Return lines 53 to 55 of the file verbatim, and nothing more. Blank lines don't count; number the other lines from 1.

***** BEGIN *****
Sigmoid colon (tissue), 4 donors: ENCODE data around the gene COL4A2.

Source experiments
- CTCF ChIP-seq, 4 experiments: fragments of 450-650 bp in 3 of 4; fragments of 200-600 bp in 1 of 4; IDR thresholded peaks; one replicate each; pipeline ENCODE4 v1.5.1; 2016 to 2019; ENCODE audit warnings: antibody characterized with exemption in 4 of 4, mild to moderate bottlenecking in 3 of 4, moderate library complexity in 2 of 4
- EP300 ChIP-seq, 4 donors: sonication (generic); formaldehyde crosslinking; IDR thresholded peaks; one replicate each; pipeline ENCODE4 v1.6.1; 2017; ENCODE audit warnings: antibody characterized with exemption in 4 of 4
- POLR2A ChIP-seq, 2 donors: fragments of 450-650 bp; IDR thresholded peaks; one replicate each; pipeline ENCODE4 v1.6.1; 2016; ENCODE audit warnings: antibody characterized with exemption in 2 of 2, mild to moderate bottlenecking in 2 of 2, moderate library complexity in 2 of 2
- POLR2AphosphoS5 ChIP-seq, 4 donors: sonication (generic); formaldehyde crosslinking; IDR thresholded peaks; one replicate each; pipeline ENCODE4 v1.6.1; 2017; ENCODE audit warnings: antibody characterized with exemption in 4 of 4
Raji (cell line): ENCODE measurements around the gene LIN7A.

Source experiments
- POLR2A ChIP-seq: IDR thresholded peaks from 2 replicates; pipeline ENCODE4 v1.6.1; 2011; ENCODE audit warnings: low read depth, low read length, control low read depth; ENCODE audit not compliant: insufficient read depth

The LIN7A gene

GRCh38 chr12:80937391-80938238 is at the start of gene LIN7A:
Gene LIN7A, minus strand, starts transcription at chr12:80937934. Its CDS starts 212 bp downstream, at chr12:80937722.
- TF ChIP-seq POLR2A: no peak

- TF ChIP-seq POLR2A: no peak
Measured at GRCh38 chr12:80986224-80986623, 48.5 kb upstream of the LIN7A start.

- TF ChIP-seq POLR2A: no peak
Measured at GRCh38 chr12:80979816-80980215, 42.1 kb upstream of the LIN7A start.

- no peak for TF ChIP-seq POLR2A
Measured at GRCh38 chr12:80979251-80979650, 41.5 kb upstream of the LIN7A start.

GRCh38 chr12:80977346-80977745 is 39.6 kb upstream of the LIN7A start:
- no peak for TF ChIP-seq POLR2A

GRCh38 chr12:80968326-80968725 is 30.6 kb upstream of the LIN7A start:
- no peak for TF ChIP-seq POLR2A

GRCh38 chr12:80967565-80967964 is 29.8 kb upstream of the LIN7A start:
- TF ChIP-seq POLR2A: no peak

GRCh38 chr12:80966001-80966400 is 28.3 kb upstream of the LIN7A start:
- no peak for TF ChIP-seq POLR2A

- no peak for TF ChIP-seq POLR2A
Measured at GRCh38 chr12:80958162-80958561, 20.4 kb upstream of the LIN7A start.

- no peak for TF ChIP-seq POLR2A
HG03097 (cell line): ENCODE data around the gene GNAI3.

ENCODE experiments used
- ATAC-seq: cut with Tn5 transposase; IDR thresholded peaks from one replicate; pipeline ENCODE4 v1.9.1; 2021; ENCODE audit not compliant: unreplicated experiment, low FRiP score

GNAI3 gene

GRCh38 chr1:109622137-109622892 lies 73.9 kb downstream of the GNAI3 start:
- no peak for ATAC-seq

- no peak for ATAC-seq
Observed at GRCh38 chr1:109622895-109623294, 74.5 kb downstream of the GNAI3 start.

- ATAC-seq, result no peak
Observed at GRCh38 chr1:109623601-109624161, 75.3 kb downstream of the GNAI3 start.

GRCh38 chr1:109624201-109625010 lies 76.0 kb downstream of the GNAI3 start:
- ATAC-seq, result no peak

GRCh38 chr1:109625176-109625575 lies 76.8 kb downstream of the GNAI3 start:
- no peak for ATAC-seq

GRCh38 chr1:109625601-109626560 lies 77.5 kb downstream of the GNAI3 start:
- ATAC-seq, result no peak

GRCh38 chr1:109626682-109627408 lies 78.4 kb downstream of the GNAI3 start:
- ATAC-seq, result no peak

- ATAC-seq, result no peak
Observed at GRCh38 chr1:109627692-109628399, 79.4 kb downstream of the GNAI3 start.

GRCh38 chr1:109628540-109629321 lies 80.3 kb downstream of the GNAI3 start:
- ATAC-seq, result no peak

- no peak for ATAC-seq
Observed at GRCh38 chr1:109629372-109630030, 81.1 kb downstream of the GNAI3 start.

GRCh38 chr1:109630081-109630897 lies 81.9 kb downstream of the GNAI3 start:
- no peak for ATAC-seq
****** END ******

- no peak for ATAC-seq
Observed at GRCh38 chr1:109629372-109630030, 81.1 kb downstream of the GNAI3 start.

GRCh38 chr1:109630081-109630897 lies 81.9 kb downstream of the GNAI3 start: